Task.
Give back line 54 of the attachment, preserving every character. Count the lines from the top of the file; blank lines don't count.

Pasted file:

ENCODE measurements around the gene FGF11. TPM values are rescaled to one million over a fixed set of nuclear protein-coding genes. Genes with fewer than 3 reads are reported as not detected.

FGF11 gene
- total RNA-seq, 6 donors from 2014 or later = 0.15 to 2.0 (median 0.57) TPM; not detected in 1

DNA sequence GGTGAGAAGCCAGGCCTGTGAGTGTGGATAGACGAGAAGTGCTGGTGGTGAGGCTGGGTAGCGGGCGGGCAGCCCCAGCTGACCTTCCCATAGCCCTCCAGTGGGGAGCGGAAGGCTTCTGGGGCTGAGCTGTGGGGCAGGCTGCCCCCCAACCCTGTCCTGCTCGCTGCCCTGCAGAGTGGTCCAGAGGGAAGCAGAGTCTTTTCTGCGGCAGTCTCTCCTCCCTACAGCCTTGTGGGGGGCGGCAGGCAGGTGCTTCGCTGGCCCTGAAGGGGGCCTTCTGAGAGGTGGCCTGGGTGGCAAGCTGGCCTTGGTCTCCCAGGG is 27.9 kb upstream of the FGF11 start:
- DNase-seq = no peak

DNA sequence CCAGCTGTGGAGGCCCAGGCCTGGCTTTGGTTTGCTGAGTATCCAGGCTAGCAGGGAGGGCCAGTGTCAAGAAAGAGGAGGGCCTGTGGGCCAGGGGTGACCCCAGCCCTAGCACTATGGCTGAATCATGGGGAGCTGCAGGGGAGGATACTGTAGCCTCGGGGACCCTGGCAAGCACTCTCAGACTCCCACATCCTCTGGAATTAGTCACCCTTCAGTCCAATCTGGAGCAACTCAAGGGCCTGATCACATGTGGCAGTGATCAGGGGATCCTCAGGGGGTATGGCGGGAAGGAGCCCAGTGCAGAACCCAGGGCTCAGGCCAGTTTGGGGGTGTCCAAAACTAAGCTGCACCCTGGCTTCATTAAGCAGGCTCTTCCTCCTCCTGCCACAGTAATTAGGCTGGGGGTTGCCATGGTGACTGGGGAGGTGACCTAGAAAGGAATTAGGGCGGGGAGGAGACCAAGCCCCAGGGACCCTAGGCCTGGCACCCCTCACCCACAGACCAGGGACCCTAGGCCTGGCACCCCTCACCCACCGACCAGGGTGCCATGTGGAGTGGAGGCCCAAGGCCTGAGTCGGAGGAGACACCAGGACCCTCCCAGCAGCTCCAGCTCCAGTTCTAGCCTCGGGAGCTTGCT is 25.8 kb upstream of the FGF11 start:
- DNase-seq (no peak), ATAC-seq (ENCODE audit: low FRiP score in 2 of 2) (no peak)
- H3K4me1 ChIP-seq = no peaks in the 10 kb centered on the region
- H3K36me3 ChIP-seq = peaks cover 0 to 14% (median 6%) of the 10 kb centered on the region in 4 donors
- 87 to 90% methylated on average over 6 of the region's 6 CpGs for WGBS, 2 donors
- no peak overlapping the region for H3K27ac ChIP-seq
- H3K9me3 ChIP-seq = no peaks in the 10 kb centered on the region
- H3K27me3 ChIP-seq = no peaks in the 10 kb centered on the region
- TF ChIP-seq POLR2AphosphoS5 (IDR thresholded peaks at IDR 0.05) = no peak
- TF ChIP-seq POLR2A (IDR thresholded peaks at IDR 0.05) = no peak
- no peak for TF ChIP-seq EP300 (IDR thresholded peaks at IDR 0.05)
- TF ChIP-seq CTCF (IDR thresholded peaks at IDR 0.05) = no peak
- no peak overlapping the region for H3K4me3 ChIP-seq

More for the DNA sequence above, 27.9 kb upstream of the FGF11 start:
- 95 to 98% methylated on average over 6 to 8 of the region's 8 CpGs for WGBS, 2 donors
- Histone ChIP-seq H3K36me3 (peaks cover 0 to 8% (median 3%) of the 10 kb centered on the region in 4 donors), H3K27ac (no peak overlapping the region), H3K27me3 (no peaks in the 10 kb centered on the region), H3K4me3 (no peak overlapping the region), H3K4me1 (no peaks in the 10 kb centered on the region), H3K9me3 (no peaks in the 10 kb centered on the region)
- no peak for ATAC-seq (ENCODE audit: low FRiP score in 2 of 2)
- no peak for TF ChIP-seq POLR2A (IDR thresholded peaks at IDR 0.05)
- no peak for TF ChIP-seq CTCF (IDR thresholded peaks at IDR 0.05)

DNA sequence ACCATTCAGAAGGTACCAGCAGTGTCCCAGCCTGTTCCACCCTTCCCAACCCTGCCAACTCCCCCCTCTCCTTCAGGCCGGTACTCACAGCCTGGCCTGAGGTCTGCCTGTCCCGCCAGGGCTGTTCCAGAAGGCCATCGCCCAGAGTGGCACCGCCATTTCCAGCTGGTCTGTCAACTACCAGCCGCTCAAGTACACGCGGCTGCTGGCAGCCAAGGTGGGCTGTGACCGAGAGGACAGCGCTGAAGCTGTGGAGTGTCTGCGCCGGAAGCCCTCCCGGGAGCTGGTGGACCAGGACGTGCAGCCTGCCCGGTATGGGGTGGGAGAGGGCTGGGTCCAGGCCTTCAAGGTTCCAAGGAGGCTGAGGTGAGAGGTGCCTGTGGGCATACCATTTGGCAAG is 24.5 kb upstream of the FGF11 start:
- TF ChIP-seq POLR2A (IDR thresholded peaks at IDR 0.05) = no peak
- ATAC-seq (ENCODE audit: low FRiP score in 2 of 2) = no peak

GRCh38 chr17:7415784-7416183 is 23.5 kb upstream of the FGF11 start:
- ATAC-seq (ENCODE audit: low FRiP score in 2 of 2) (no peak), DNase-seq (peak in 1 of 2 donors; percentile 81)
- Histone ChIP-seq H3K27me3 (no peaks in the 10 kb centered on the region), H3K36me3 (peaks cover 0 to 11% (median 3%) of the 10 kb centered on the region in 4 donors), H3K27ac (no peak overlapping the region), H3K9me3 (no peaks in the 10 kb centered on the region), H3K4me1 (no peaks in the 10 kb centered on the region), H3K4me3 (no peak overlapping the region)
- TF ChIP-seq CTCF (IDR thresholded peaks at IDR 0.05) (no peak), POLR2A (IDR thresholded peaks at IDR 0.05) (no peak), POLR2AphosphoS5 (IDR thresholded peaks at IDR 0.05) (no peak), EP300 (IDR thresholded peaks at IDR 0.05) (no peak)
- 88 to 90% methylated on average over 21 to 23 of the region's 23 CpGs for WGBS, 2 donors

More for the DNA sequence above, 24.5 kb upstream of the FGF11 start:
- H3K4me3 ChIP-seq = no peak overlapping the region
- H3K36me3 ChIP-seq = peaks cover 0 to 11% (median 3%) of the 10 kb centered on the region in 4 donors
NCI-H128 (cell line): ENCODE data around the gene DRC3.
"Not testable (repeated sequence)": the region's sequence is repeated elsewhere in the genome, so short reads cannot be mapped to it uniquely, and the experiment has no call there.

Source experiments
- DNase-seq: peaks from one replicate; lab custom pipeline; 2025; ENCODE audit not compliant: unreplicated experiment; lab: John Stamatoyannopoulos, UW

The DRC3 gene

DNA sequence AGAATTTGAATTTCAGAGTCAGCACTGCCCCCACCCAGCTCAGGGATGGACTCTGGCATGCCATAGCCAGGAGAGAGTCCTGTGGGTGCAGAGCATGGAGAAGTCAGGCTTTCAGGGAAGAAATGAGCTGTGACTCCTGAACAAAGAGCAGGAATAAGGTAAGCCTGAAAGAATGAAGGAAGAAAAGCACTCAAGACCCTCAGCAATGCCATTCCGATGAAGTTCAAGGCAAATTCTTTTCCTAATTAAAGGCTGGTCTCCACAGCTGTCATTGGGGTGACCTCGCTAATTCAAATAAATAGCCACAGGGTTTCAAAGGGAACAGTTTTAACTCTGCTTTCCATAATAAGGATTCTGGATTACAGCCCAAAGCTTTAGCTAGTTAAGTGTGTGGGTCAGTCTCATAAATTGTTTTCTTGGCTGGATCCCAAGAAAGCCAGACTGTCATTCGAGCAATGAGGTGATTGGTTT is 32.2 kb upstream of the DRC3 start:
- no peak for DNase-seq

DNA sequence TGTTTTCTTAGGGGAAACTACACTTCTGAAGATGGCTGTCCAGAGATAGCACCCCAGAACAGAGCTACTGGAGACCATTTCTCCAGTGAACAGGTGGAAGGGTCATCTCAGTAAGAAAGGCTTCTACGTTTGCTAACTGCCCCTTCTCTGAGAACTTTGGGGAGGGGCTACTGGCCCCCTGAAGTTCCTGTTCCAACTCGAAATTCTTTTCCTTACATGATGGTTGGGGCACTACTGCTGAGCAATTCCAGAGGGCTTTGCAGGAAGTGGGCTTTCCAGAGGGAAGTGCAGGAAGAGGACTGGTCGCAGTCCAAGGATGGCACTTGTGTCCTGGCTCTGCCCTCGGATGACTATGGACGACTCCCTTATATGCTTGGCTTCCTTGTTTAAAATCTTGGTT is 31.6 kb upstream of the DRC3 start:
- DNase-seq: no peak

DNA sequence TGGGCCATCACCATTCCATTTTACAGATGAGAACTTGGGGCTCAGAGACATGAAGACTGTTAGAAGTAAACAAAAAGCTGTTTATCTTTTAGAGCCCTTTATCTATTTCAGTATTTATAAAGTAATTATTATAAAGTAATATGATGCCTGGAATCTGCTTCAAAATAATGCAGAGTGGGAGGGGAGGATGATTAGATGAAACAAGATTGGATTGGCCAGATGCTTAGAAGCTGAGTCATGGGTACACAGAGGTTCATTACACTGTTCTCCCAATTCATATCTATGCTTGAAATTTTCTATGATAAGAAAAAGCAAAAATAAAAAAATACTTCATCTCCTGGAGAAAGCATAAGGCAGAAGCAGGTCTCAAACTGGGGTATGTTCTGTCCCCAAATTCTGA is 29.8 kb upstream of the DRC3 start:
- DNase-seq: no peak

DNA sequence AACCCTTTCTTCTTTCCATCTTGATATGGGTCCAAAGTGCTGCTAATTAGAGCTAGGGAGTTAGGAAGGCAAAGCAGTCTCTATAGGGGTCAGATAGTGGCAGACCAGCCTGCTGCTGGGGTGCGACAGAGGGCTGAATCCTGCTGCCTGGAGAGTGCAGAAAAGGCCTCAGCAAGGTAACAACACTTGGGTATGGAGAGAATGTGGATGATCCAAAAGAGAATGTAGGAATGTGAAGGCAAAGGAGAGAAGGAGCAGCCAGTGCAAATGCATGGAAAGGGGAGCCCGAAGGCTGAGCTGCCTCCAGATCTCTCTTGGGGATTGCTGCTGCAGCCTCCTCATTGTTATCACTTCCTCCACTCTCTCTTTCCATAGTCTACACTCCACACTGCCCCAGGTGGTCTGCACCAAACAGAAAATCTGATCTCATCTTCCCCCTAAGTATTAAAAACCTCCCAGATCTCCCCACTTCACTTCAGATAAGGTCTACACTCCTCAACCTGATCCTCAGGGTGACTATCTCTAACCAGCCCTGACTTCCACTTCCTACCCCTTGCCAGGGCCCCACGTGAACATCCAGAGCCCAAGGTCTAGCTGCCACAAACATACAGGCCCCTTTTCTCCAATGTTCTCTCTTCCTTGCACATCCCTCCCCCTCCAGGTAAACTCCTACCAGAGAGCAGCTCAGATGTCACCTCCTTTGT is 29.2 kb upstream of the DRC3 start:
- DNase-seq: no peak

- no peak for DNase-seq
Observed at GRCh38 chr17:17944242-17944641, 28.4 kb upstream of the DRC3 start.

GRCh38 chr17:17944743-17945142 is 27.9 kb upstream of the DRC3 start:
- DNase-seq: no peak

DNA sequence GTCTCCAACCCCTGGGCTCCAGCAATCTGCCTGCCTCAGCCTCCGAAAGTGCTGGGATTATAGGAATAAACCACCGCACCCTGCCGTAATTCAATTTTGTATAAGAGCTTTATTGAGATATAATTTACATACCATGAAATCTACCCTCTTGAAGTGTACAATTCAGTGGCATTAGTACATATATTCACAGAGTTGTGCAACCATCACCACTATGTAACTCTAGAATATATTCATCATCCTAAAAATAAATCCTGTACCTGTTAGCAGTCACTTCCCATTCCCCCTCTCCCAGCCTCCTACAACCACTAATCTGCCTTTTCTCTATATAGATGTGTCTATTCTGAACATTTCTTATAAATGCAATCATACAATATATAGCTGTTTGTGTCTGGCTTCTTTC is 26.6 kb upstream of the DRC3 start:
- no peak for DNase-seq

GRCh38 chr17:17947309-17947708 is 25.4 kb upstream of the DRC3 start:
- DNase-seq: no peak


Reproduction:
- no peak for DNase-seq